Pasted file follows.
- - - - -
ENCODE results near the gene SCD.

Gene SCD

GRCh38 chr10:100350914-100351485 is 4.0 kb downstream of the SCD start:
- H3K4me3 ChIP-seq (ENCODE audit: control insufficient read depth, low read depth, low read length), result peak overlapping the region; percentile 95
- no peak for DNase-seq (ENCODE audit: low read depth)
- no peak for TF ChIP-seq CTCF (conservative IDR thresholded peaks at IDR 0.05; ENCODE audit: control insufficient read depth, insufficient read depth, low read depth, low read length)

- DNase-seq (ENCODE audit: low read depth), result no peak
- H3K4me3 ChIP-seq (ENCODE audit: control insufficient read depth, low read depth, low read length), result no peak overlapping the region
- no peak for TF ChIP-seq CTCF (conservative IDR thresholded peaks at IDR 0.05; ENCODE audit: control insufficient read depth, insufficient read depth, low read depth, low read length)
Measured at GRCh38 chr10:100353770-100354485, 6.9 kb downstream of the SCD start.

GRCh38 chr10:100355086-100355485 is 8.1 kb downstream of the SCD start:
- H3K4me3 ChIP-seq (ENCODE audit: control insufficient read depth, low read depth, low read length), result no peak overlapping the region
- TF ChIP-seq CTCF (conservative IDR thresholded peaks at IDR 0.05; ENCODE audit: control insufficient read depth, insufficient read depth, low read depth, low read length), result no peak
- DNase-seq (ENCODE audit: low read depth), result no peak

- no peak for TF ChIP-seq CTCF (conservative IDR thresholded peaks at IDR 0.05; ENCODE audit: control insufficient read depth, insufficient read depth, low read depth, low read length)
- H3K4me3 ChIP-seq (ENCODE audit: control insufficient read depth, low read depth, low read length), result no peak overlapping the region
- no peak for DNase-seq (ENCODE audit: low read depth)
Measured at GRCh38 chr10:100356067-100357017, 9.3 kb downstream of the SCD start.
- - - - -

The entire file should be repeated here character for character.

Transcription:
ENCODE results near the gene SCD.

Gene SCD

GRCh38 chr10:100350914-100351485 is 4.0 kb downstream of the SCD start:
- H3K4me3 ChIP-seq (ENCODE audit: control insufficient read depth, low read depth, low read length), result peak overlapping the region; percentile 95
- no peak for DNase-seq (ENCODE audit: low read depth)
- no peak for TF ChIP-seq CTCF (conservative IDR thresholded peaks at IDR 0.05; ENCODE audit: control insufficient read depth, insufficient read depth, low read depth, low read length)

- DNase-seq (ENCODE audit: low read depth), result no peak
- H3K4me3 ChIP-seq (ENCODE audit: control insufficient read depth, low read depth, low read length), result no peak overlapping the region
- no peak for TF ChIP-seq CTCF (conservative IDR thresholded peaks at IDR 0.05; ENCODE audit: control insufficient read depth, insufficient read depth, low read depth, low read length)
Measured at GRCh38 chr10:100353770-100354485, 6.9 kb downstream of the SCD start.

GRCh38 chr10:100355086-100355485 is 8.1 kb downstream of the SCD start:
- H3K4me3 ChIP-seq (ENCODE audit: control insufficient read depth, low read depth, low read length), result no peak overlapping the region
- TF ChIP-seq CTCF (conservative IDR thresholded peaks at IDR 0.05; ENCODE audit: control insufficient read depth, insufficient read depth, low read depth, low read length), result no peak
- DNase-seq (ENCODE audit: low read depth), result no peak

- no peak for TF ChIP-seq CTCF (conservative IDR thresholded peaks at IDR 0.05; ENCODE audit: control insufficient read depth, insufficient read depth, low read depth, low read length)
- H3K4me3 ChIP-seq (ENCODE audit: control insufficient read depth, low read depth, low read length), result no peak overlapping the region
- no peak for DNase-seq (ENCODE audit: low read depth)
Measured at GRCh38 chr10:100356067-100357017, 9.3 kb downstream of the SCD start.